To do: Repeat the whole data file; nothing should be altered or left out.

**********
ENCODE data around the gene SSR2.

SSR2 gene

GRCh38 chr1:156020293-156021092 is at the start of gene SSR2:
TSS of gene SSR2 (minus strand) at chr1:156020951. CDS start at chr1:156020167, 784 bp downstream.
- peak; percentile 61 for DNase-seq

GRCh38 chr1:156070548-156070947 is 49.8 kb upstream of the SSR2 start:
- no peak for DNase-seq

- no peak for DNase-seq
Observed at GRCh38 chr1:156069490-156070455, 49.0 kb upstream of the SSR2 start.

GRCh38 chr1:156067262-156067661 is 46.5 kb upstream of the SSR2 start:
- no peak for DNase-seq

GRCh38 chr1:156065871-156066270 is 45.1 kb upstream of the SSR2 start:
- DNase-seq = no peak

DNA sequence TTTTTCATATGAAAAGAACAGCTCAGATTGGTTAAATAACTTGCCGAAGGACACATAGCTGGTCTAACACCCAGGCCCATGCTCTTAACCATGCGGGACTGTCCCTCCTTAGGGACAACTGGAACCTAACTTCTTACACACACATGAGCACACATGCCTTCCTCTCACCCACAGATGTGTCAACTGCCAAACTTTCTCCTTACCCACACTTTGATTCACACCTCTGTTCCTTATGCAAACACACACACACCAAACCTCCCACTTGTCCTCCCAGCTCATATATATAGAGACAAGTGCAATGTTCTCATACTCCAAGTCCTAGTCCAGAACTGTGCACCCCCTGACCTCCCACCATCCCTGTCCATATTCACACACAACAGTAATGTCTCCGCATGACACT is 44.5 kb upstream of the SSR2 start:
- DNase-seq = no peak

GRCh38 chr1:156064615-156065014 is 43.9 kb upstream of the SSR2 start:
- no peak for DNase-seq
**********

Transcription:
ENCODE data around the gene SSR2.

SSR2 gene

GRCh38 chr1:156020293-156021092 is at the start of gene SSR2:
TSS of gene SSR2 (minus strand) at chr1:156020951. CDS start at chr1:156020167, 784 bp downstream.
- peak; percentile 61 for DNase-seq

GRCh38 chr1:156070548-156070947 is 49.8 kb upstream of the SSR2 start:
- no peak for DNase-seq

- no peak for DNase-seq
Observed at GRCh38 chr1:156069490-156070455, 49.0 kb upstream of the SSR2 start.

GRCh38 chr1:156067262-156067661 is 46.5 kb upstream of the SSR2 start:
- no peak for DNase-seq

GRCh38 chr1:156065871-156066270 is 45.1 kb upstream of the SSR2 start:
- DNase-seq = no peak

DNA sequence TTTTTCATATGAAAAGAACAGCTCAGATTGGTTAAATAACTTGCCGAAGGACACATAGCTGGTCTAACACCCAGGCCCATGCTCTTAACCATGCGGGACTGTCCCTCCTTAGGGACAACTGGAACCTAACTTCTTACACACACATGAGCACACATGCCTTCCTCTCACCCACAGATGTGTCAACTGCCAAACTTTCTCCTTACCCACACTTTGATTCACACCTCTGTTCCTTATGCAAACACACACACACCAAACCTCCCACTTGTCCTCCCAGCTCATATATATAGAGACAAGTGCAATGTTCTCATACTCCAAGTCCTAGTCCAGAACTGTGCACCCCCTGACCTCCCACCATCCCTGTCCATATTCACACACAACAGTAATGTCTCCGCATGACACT is 44.5 kb upstream of the SSR2 start:
- DNase-seq = no peak

GRCh38 chr1:156064615-156065014 is 43.9 kb upstream of the SSR2 start:
- no peak for DNase-seq